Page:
Thomas Lennon is hilarious in 17 Again.

I had probably even less expectations than you Eric, but like you, I was pleasantly surprised. As you say, this plot has been done to death, but somehow the filmmakers managed to breathe some life into the old story after all, helped in large part by a likeable cast and a script that provides some real laughs.

Thomas Lennon is great as Ned. I didn't quite buy the fantasy-loving Principal, but their scenes together were some of the funniest in the movie.

Not being a teen-age girl, I've never really seen the attraction of Zac Efron, but I do have to say he does a good job in this part. He is convincing as the older man in the body of a high-schooler and I could actually believe that he and Mathew Perry were the same person. Why a comb-over haircut on a teenager is a considered fashionable though, is a mystery lost on me by a couple of generations.

Getting a do-over in life is a fairly common fantasy, which clearly is why this story gets remade so many times. In fact, it's become so common that in this movie no one seems really shocked when it happens. Ned and Mike accept it pretty easily and don't seem too concerned about it and the audience is expected to as well. Why Mike is given this chance or the identity of the old janitor (God?), is never revealed.

By rights this movie shouldn't succeed, and yet somehow, almost despite myself, I found myself enjoying it anyway.

Reviewed on: February 19th, 2010
Is this moment romantic or awkward?

Is this moment romantic or awkward?

This movie sucked ass. It was totally stupid and boring. Psych! Sorry, just acting 17 again. Actually I’m going to parrot my brothers’ reviews in saying that I was pleasantly surprised by this movie. I just thought it would be fun to start off with an opposing point of view.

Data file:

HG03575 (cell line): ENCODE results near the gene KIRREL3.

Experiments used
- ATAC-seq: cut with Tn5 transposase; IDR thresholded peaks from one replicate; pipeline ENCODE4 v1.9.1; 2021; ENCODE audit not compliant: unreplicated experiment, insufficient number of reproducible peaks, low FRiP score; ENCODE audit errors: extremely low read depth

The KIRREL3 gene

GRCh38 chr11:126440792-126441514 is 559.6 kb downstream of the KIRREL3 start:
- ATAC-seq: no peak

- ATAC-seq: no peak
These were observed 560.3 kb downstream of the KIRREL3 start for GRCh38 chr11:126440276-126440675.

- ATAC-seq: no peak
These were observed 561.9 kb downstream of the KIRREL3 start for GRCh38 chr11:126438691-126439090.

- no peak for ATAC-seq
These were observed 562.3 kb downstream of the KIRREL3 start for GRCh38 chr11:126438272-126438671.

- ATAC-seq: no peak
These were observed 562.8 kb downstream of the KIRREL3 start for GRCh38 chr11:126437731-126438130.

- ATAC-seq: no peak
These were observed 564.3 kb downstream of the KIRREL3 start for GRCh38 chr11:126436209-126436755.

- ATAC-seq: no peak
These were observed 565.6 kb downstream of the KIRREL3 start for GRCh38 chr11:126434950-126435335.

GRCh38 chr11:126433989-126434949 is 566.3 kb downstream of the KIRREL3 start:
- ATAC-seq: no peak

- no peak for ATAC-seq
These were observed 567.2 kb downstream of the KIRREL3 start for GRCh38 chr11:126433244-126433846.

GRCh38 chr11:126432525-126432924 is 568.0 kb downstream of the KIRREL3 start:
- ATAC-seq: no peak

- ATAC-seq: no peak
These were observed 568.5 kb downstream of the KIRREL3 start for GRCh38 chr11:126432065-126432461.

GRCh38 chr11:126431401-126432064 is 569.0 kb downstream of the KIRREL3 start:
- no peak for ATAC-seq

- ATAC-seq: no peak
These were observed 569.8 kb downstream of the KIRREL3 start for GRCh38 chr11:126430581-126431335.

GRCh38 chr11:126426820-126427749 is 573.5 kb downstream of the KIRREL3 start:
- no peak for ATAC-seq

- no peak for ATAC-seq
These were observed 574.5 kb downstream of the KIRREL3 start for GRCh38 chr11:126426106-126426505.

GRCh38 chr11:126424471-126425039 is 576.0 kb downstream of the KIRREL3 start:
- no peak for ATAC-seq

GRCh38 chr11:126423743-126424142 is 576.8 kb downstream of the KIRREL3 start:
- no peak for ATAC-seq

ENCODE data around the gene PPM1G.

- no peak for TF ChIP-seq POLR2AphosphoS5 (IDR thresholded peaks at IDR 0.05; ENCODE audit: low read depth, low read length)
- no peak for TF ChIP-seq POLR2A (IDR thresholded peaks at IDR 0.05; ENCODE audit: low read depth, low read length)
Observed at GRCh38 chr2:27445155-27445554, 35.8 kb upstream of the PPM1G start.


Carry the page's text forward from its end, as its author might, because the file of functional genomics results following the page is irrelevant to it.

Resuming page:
Scott, like you I am not a teenage girl but I totally get Zac Efron’s charms. He is an attractive guy; and as he proves here also a talented actor, handling the comedy and serious moments with equal aplomb. He does make you believe he is a middle-aged man trapped in a teenage body.

The high-comedy fantasy romance between Ned and the principal was hilarious and in the context of this fantastical story makes perfect sense. “You can plunder my dungeon anytime.” “I’ll bring my longbow.”

The cheerleader dance moves at the beginning of the movie took me back to my clubbing days in the late ‘80’s and early ‘90’s. I used to do the running man, the snake and that Kid N Play dance from House Party. Can that really be 20 years ago?

I don’t have children myself but wouldn’t any parent love the chance to spend some time in their kids' world as a peer and be able to help them over life’s rough spots? And at the risk of sounding over 40, I can only imagine how exhilarating it would be to look and feel like I did when I was 17, if only for a moment. Yes this is a lightweight, unoriginal idea with a feel-good Hollywood ending. When it’s done this well I can enjoy a schmaltzy romantic comedy as much as the next movie buff.